I am currently reading The Wealthy Speaker by Jane Atkinson.
Between its covers, Ms. Atkinson, devotes few pages to discussing cash flow or spreadsheets, while much ink is dedicated to changing one’s thoughts about money. It is her premise that our income basically determined more by how we think than by the actions we take. Of course, those considerations then produce behaviors, which lead to results. Therefore, if we “dig down” and adjust them, we will do what we do in an altered manner. This provides fresh results improving our business.
In effect, change your thoughts; change your financial life.
The barricade is our ol’ buddy, Denial.
As she mentions, thought patterns, much like a river cutting a path through granite, our etched into our psyche over time, with much repetition. To refashion such embedded patterns takes a great deal of effort — and it’s not like we’re not busy already, right? Besides, “there’s always tomorrow.”
The author suggests that such transformation only occurs once “we’re hit by a two-by-four.” Of course, she’s speaking figuratively, not literally. (I hate it when people say “literally” when they mean “figuratively.” Sorry, pet peeve…)
Let me expand: Suppose you’re in a floundering relationship. You didn’t get there overnight; it began subtly, “the small things.” For example, you don’t talk as much. “It’s no big deal,” you think, “We’re just busy right now.” That might be accurate; having said that, “something” still feels off. But, you put it to back burner until you have more evidence — or time.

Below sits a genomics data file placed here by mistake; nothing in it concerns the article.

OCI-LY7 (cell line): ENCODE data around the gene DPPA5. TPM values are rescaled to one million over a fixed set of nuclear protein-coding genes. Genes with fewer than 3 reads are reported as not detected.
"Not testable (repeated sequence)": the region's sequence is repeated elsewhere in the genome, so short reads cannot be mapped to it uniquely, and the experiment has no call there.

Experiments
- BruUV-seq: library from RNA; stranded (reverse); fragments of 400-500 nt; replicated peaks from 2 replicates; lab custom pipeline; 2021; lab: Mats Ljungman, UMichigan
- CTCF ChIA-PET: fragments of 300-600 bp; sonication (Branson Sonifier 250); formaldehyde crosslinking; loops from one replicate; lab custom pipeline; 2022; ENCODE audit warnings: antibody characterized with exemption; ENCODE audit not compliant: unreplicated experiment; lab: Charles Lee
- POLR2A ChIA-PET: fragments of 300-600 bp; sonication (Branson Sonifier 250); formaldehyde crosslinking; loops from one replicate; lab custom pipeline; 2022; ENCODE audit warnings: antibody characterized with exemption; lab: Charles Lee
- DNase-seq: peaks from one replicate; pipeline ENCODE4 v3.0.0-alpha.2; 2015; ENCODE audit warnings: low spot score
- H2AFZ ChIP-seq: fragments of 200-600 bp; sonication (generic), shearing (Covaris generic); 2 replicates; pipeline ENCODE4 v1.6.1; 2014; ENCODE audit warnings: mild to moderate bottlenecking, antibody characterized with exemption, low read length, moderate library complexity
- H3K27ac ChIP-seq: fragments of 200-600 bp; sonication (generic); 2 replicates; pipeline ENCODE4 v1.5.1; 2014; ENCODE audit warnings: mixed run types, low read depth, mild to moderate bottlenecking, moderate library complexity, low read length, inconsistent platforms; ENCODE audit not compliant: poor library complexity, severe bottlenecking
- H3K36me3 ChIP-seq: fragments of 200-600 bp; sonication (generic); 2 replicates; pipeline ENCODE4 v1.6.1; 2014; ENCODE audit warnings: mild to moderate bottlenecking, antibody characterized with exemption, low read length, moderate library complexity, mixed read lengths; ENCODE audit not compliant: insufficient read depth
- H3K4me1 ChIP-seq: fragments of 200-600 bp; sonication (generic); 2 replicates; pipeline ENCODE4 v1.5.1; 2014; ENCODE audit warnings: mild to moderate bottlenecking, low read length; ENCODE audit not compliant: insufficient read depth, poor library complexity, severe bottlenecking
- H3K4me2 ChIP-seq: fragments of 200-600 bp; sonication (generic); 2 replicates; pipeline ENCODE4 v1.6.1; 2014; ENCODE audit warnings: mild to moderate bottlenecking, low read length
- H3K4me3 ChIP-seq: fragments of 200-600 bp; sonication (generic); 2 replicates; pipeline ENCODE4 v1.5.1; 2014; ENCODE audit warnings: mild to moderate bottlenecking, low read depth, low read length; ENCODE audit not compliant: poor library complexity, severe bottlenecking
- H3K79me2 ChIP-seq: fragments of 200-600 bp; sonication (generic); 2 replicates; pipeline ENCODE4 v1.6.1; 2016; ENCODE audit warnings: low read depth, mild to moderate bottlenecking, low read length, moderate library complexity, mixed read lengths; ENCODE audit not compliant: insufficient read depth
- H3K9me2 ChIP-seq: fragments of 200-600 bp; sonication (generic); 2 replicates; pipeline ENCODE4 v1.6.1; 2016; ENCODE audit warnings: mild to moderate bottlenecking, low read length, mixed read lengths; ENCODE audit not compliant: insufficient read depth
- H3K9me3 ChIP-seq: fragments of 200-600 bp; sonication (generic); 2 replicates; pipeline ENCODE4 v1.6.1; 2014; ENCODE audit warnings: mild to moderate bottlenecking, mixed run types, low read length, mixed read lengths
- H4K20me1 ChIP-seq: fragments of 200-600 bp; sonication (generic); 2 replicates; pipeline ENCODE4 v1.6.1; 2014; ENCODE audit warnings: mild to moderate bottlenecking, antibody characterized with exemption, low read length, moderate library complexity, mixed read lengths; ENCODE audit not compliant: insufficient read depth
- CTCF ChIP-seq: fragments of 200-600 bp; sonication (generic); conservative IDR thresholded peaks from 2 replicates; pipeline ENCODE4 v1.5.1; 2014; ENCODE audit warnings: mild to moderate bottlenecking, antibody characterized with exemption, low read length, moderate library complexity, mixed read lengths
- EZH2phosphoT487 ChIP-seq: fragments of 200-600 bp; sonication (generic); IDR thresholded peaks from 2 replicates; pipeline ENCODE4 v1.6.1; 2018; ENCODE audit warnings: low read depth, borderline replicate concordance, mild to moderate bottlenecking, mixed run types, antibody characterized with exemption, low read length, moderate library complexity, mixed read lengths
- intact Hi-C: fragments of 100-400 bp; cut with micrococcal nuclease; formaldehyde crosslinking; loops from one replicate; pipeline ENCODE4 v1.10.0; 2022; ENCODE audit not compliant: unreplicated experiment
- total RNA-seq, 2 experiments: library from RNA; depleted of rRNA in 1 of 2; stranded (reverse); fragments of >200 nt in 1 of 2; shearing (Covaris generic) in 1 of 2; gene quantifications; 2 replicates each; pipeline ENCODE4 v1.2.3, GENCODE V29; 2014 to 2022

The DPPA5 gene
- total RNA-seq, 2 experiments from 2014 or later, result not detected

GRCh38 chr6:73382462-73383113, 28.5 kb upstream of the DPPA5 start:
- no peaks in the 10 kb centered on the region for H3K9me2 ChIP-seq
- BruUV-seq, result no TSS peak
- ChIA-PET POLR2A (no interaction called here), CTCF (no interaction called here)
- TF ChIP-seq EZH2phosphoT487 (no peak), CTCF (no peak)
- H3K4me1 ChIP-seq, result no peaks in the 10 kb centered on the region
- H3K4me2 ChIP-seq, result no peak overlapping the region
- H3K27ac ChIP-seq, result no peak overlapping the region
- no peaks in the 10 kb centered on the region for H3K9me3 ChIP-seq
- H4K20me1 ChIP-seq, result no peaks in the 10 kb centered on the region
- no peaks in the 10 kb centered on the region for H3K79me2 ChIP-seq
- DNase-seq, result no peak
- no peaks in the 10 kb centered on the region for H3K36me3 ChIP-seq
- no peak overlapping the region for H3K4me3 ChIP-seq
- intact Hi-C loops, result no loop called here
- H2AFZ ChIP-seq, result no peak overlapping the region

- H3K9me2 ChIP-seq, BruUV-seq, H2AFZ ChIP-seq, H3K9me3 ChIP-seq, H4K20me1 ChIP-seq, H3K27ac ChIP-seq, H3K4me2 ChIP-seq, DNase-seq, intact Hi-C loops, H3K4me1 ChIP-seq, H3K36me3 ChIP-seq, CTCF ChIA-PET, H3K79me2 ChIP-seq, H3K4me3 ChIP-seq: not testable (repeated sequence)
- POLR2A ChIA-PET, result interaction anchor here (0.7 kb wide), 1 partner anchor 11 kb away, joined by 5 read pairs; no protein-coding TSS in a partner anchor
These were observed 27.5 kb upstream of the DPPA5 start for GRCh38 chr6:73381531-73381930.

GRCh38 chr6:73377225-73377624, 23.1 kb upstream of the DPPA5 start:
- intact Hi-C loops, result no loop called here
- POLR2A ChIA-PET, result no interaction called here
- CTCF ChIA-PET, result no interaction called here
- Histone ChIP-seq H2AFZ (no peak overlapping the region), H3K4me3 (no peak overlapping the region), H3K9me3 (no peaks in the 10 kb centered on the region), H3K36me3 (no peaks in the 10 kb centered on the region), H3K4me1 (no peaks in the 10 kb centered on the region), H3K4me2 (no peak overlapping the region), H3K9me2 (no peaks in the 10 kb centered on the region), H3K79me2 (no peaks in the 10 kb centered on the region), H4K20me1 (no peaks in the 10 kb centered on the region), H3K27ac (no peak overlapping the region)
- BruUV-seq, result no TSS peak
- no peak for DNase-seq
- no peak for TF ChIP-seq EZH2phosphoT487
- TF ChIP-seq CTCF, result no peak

After awhile, your “couple’s time” becomes more sparse. You are roommates more than partners, on parallel tracks with no intersections. Logically, you can explain it away. “We’ve both got so much on our plates; things will get back to normal soon.” No action taken.
Soon, intimacy, in all its forms, has become a memory. There is now real distance, even a bit of resentment. Nobody brings anything up; you’re not even sure you want to broach the subject. Also, the chasm is now an additional barrier. Oh sure, you’re thinking about “making some changes” when things settle down. For now, it’s “stay the course.”
Then comes the two-by-four: He wants “out.”